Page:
Have you ever had a chance to meet or talk to some of those other well-known athletes about their Olympic crashes?

No, not really. The only person who really said anything was Darvis Patton. I was with my mom in the Olympic Village. He just came up to me and said, ‘Keep your head up, I know what it feels like.’ I’d seen him around, but I’d never really had a conversation with him. It was really nice that he went out of his way to support to a USA teammate, someone that he didn’t really know.

Patton dropped a relay baton, right?

I’m not 100 percent sure.

Okay, I looked it up. Patton was involved in three major botched handoffs in the men’s 4 x 100m: at the 2008 Olympics, at the 2009 worlds, and at the 2011 worlds, but he has also earned two Olympic silver medals in the relay. Have you ever been in a race where a teammate has fallen? Is your instinct to say something or is your instinct to stay away?

It depends. At the Olympics or worlds, everyone in that final had a lot of pressure on themselves so I’m not surprised. You finish the race and you’re not like, ‘Oh, I should go say something to Morgan.’ Everyone’s feeling their own emotions. I get like that after my own races. I understand. I’m in my own head. But if it was someone close to me, I would definitely want to support them – like Anna [Pierce] Willard, one of my good training partners. In Zurich, at the 2010 Diamond League final, we both tripped, and in another race that year, in Rieti, Italy, we both dropped out and we were there for each other.

In a way, you may have gotten more recognition for falling than you would have for a gold medal. But it also means you probably get asked about those moments ad nauseum. Do you view it as more of a blessing or more of a curse?

It’s a curse. I’ll take the gold medal and no recognition over a fall and lots of recognition.

In hindsight, I hope it catapults me to an even greater stage. Meanwhile, I try to get my karma. Like last year I paced my teammate Anna Willard to the “A” standard [qualifying time] in the 1500 at a small meet in San Diego before the Olympic Trials. She raced the 1500 at Trials and finished fifth. I’m going to keep doing good deeds and hopefully it’ll come around. It can’t really get much worse than that.

Ultimately, did you learn anything from those 2011 worlds and 2012 Olympics?

In each instance, I wasn’t at fault so I can’t really say I learned anything in terms of racing strategy. In each race, I put myself in the position that my coach and I wanted me to be in. I can’t control other players, so I just have to keep performing to my abilities.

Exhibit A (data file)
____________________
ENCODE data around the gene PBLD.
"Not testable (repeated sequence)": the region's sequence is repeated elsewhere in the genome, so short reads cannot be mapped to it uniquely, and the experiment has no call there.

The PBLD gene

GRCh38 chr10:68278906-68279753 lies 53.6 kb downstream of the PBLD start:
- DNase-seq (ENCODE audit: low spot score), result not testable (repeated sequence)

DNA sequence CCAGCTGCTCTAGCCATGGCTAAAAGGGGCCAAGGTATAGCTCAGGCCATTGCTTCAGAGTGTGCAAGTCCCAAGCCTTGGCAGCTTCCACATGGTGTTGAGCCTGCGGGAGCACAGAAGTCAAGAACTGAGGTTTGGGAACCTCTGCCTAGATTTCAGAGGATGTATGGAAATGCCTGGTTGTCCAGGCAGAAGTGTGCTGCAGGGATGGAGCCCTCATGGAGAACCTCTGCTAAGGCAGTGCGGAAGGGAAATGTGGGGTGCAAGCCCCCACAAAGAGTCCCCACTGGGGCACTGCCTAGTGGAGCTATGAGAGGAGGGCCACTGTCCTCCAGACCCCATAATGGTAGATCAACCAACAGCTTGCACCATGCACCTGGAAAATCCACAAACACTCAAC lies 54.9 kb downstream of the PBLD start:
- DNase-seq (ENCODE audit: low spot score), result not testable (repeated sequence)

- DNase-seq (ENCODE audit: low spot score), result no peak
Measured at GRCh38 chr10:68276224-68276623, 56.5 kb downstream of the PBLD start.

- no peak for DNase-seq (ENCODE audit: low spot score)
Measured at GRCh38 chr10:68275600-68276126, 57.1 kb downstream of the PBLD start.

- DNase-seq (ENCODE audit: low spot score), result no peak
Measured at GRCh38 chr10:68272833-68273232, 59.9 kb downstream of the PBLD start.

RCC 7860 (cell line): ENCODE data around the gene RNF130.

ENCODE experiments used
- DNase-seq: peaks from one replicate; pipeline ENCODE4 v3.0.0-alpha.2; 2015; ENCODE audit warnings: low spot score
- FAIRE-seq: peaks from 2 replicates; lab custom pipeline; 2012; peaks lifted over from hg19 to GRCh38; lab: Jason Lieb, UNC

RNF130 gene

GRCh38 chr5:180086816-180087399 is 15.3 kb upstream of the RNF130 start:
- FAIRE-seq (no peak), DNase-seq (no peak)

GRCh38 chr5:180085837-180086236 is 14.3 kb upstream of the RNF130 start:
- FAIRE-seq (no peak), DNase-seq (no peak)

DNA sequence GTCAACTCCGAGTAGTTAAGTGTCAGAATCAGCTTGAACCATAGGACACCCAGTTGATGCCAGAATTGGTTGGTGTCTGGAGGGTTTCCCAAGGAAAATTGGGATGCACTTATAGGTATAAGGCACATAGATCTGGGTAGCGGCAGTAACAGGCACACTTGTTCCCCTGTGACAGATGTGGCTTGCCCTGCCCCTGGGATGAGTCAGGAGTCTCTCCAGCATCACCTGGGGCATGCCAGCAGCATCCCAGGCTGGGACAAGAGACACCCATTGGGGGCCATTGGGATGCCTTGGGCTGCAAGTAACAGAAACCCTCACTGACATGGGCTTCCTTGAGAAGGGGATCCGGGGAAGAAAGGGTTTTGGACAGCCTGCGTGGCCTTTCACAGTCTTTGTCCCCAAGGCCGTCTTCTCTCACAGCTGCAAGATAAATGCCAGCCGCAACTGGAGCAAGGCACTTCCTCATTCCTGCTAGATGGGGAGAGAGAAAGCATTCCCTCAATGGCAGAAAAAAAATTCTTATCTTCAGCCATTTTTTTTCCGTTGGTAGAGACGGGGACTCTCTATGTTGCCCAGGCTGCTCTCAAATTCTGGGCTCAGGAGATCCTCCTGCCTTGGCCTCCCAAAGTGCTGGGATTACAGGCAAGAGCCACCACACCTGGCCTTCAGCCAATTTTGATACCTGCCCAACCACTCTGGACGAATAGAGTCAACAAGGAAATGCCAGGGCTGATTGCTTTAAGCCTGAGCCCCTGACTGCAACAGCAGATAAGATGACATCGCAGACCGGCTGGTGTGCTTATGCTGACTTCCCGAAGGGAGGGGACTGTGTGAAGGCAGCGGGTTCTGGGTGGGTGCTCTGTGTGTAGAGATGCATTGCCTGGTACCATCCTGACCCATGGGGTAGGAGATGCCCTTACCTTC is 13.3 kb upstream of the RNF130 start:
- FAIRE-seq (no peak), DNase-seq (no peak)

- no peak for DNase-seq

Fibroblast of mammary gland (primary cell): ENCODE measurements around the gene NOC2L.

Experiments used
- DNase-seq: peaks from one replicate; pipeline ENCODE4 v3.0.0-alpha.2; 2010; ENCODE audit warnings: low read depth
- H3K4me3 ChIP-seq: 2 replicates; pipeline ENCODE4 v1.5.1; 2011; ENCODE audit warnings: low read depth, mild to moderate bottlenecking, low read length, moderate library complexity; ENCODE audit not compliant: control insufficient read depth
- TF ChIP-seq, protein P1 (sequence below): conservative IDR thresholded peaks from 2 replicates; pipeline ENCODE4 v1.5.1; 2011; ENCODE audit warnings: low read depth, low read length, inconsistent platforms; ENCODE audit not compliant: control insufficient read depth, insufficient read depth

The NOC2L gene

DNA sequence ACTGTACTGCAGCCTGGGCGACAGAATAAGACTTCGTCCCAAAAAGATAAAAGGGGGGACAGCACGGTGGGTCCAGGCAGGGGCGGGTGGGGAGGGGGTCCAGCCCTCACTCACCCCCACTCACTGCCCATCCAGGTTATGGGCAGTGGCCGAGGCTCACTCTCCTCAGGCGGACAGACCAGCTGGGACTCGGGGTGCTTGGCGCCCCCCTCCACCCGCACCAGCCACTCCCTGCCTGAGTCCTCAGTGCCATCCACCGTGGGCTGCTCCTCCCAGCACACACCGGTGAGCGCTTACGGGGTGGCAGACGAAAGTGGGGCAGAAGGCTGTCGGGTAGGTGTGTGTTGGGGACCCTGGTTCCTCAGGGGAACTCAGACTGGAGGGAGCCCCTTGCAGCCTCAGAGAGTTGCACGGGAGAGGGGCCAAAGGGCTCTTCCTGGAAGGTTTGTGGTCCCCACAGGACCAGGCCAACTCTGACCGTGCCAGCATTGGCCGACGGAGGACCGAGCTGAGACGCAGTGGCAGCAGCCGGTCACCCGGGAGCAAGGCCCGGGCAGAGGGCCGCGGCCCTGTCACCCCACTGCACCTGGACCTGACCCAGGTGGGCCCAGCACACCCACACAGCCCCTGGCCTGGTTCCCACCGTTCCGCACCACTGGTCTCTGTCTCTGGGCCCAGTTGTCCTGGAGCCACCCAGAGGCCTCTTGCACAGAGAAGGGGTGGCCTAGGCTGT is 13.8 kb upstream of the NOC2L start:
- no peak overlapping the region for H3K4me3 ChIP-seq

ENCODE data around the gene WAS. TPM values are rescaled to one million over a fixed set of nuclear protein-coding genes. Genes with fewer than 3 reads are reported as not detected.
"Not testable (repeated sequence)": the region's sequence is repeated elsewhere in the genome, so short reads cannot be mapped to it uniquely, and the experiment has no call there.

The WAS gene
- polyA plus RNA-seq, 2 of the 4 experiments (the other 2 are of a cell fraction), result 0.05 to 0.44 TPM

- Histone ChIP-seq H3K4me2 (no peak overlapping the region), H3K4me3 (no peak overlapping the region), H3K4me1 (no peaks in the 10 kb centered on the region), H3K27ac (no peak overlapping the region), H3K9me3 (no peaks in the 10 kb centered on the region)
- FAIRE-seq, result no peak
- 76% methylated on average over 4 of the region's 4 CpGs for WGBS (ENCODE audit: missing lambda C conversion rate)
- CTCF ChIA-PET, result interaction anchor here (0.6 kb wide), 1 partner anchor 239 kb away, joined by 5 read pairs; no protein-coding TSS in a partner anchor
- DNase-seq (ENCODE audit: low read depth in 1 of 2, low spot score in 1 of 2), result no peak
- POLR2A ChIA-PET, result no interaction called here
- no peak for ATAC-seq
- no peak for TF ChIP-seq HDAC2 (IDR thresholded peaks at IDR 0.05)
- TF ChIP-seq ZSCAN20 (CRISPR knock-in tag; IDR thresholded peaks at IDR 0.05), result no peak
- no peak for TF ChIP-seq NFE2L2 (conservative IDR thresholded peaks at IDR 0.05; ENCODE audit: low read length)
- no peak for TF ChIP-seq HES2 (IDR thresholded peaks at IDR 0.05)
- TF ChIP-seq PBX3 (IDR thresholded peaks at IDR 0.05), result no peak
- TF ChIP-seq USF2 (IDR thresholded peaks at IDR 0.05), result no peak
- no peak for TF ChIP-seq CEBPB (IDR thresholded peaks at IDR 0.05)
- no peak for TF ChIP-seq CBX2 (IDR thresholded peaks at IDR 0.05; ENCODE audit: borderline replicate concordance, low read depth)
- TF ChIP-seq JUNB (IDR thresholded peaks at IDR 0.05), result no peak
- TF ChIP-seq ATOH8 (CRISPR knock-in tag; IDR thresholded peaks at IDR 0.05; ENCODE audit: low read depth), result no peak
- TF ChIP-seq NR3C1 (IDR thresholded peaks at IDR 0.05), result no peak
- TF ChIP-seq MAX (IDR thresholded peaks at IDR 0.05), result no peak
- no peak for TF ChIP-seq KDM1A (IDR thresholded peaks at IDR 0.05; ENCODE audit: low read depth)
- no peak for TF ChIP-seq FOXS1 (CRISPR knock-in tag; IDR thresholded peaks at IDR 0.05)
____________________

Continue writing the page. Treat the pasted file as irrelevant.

Morgan Uceny celebrates as she crosses the finish line to win the
women's 1500m final at the U.S. Olympic Team Trials - Track & Field
at the Hayward Field on July 1, 2012 in Eugene, Ore.

When you’re running in a pack, what triggers you to make a move? How do you know when to push in a tactical race like the 1500?

My coach and I have a game plan, but you can’t predict. Sometimes you just have to go.  If you have time to think about it, it’s probably too late. You also learn to pick up cues about how other runners are feeling. Sometimes you can hear people breathing hard or see their form looking sloppy. It’s predator or prey, and you look for signs of weakness and capitalize on them if you can.

Do you have any telltale signs of weakness that you try to consciously cover up?

Not that I know of. Apparently, I tend to have a calm look on my face even if I’m DYING. My parents will be like, ‘Why didn’t you try harder? You look like you weren’t trying.’ I’m like, ‘Really?  I was hurting pretty badly, so I think I tend to cover it up pretty well.'

London was your first Olympics, and hopefully you had a chance to fully experience it. What was your favorite moment?

The whole final race – minus the last 400 meters – was amazing. Even just walking into the stadium. I’ve never heard anything like that in my life. The roar was unbelievable. Taking a minute to really absorb where I was, and to be proud of why I was there was great.

Lastly, in addition to the world championships, Russia is also hosting the Sochi Olympic Winter Games in about seven months. Are there any winter sports you plan to check out on TV during Sochi?

I have an old college teammate who does bobsled, Jamie Greubel. She was a heptathlete on Cornell track team. I always like to keep an eye on what she’s doing.

Aimee Berg is a freelance contributor for TeamUSA.org. This story was not subject to the approval of the United States Olympic Committee or any National Governing Bodies.